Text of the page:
From Polyglot Club WIKI
< Language | Portuguese | VocabularyRevision as of 12:16, 21 February 2019 by Vincent
Breakfast is the most important meal of the day. It is therefore important to know the vocabulary related to breakfast if you are traveling or living in a Portuguese speaking country.
Here are some useful breakfast vocabulary in Portuguese.
|Breakfast||Café da manhã, o pequeno almoço|
|Tablecloth||Toalha de mesa|
|* Oil (mineral reservation)||Petróleo|
|Can you please pass me the butter?||Você pode me passar a mateiga?|
Typical breakfast in Portugal
The breakfast in Portuguese is called "o pequeno almoço".
The Portuguese take their breakfast quite late (around 9.30 or 10am). It consists of bread, toasted or not. Most often, it is country bread, spread with jam or jelly of quince, cherries or tomatoes. It is accompanied by a bowl of milk or coffee.
Enjoy your meal!
Typical breakfast in Brazil
In Brazil, each region has its typical breakfast. However, breakfast will be a sweet mix of sweet and savory everywhere.
On the table will be placed fresh tropical fruits such as mango, watermelon, papaya, watermelon or salad ..., jam or honey or cakes with banana, carrot or chocolate. Tapioca and very European foods such as salted butter (always), bread, melted cheese, scrambled eggs, sweet or fruit yoghurt (never nature) and ham are also very popular in the morning. The preferred cereals will be granola.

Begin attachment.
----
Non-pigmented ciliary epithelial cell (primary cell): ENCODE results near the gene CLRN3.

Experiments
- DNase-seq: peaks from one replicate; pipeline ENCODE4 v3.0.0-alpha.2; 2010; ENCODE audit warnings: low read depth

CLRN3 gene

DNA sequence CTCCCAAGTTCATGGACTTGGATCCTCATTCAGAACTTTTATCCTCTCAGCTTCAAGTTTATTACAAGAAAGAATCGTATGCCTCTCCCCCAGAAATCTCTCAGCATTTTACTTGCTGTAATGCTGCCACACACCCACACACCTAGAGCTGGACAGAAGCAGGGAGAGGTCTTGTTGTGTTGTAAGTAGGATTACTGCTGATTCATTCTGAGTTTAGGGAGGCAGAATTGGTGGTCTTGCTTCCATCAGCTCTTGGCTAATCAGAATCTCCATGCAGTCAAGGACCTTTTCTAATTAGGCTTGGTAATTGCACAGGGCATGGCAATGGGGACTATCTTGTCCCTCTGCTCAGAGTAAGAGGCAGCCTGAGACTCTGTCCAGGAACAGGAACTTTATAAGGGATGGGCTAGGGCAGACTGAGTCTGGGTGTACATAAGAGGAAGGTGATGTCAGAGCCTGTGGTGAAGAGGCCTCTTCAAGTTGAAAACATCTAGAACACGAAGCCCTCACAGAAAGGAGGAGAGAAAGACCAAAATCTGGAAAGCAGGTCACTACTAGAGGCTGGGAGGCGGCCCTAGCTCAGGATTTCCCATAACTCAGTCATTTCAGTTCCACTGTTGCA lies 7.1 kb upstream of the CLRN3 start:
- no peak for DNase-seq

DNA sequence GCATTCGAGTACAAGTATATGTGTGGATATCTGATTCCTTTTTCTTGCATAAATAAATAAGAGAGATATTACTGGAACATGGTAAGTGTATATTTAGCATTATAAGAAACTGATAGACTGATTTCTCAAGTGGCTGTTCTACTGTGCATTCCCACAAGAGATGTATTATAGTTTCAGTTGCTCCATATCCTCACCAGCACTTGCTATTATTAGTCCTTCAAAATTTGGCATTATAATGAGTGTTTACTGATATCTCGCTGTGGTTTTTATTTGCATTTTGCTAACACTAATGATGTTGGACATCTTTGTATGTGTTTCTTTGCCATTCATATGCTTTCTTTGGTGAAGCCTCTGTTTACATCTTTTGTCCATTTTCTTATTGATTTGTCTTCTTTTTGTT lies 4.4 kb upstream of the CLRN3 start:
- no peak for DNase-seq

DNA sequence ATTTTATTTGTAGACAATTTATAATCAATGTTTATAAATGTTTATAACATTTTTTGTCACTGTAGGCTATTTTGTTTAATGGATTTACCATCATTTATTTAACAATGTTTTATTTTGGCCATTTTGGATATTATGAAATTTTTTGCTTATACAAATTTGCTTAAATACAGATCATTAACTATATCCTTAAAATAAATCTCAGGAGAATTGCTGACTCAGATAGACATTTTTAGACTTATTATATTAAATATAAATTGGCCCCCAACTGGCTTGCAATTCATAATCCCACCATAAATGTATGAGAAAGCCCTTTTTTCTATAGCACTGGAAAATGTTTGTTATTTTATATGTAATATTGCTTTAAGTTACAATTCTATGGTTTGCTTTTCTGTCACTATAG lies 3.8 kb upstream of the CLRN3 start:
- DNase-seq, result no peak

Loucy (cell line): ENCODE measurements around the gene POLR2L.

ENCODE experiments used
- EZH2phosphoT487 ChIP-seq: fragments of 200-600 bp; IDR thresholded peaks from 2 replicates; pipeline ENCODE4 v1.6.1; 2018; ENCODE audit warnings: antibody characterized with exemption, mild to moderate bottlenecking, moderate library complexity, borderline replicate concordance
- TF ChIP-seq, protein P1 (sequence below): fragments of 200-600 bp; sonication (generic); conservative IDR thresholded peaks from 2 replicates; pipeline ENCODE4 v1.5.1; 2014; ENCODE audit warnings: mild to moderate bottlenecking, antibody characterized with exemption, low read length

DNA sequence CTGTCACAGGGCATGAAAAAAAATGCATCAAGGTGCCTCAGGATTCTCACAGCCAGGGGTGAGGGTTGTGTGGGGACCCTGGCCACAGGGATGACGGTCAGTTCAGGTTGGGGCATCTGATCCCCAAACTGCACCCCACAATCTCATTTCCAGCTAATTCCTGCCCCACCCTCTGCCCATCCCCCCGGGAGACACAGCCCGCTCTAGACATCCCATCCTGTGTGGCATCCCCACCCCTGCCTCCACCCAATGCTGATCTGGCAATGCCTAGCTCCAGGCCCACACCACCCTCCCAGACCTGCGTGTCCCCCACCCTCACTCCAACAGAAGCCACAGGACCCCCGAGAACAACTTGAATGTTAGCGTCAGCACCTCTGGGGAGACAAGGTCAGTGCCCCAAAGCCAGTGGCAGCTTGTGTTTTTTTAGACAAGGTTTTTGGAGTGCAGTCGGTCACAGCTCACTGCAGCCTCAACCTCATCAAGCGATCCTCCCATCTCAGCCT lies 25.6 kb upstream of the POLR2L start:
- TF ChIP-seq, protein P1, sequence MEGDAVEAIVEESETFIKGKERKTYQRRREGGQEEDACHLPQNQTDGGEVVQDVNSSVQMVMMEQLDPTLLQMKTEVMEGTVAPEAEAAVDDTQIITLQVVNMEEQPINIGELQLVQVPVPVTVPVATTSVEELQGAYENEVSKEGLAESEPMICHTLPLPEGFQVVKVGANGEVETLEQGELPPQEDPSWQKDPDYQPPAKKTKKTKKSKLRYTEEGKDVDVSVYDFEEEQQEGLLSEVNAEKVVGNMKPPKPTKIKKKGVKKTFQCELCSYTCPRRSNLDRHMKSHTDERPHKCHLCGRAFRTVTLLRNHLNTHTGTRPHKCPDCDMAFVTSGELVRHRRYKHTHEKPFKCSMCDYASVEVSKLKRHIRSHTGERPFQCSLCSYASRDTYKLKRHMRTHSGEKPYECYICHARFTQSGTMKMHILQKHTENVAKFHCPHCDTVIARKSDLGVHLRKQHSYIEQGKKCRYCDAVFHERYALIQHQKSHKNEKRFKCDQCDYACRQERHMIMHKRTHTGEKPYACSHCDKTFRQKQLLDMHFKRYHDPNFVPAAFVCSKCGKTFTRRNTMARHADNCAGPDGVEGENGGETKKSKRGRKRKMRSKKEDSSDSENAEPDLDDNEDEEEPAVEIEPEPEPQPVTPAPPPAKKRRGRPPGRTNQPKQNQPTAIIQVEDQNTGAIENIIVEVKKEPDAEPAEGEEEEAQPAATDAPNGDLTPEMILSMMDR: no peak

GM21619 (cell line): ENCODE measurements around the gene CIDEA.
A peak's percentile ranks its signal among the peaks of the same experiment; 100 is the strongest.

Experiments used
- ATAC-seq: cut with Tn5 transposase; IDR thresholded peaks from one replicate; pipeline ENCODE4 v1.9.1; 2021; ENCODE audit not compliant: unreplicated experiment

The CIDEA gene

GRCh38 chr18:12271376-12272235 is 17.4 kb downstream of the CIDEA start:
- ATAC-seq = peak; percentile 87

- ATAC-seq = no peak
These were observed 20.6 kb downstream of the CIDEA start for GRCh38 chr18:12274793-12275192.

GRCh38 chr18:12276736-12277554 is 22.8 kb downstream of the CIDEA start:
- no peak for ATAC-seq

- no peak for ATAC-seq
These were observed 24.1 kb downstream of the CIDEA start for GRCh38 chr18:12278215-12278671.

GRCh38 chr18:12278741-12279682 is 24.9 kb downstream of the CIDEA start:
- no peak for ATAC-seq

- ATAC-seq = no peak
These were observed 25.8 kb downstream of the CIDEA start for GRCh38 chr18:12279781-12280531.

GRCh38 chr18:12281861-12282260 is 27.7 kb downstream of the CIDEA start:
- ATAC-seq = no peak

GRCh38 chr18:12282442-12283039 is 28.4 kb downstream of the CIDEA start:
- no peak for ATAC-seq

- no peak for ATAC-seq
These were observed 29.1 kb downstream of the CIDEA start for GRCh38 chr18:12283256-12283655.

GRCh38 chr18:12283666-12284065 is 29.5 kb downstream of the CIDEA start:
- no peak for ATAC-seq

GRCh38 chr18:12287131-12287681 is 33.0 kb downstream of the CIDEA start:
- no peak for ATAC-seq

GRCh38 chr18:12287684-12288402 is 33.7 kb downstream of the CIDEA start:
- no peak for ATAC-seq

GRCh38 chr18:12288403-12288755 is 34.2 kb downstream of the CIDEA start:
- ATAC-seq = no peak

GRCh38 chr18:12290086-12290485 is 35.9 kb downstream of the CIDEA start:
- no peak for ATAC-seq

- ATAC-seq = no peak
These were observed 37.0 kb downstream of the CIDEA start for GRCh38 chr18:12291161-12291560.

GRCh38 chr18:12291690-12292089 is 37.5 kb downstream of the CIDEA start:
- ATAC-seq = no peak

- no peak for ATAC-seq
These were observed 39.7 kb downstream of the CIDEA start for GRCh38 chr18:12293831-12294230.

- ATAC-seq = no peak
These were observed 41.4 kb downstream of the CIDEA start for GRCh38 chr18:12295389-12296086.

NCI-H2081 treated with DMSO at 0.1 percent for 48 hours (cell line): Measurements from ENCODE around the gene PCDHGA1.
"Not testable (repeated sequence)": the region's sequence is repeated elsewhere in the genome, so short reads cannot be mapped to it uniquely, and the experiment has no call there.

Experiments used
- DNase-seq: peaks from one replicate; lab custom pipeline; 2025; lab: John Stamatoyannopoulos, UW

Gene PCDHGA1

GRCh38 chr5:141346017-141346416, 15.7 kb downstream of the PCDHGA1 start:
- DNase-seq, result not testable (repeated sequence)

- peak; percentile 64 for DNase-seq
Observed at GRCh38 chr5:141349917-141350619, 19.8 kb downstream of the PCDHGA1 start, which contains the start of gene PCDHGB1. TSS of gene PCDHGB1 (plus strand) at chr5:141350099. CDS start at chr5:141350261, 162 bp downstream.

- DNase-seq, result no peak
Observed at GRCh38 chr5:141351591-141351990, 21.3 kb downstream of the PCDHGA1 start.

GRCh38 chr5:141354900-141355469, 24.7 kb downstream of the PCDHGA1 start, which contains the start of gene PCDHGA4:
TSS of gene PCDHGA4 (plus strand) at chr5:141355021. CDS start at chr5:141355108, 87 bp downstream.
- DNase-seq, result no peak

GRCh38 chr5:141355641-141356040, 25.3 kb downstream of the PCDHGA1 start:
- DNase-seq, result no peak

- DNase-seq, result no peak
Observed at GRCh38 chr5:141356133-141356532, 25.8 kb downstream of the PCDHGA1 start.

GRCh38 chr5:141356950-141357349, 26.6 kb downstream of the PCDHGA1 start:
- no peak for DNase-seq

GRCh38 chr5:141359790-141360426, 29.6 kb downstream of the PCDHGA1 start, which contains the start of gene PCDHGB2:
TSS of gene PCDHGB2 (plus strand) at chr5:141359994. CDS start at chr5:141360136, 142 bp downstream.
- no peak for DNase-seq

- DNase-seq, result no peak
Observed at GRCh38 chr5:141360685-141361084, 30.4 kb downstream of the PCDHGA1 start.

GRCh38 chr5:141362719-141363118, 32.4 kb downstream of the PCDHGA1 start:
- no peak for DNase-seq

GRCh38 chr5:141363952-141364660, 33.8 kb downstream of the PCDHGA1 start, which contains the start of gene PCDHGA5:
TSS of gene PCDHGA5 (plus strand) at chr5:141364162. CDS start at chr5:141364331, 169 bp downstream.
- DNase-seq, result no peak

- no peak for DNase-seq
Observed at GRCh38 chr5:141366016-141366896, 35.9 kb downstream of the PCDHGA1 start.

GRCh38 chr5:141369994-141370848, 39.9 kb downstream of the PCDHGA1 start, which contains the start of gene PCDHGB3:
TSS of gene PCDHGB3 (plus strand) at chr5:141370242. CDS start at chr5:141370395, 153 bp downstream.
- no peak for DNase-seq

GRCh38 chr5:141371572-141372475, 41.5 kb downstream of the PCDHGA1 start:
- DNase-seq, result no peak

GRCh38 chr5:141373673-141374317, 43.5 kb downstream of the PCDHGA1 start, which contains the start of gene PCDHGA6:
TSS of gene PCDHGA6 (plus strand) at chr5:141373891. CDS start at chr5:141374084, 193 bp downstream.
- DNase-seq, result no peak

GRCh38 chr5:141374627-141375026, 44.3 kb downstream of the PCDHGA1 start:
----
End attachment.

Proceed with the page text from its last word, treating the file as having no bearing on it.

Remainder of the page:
Brazilians love meat. It will not be rare to find in addition to the smoked turkey at sunrise as a salty breakfast. The latter will very often be accompanied by requeijão, a solid cheese made from cow's milk or a misto frio, which is a kind of local croque-monsieur (bread, cheese and ham) to eat cold.
The Brazilian breakfast specialty is Pão de queijo, a roll made with mandioca flour and cheese.
Drink level, from the classic: coffee, coffee with milk ... the difference here is that the grains come mainly from the country. The consumption of tea is quite low. The fruit juices are exotic: orange, of course, pineapple or caju, depending on the region.
For a quick breakfast, Brazilians will prefer a coffee and pão na chapa, buttered toast or even a misto, grilled sandwich with ham and cheese.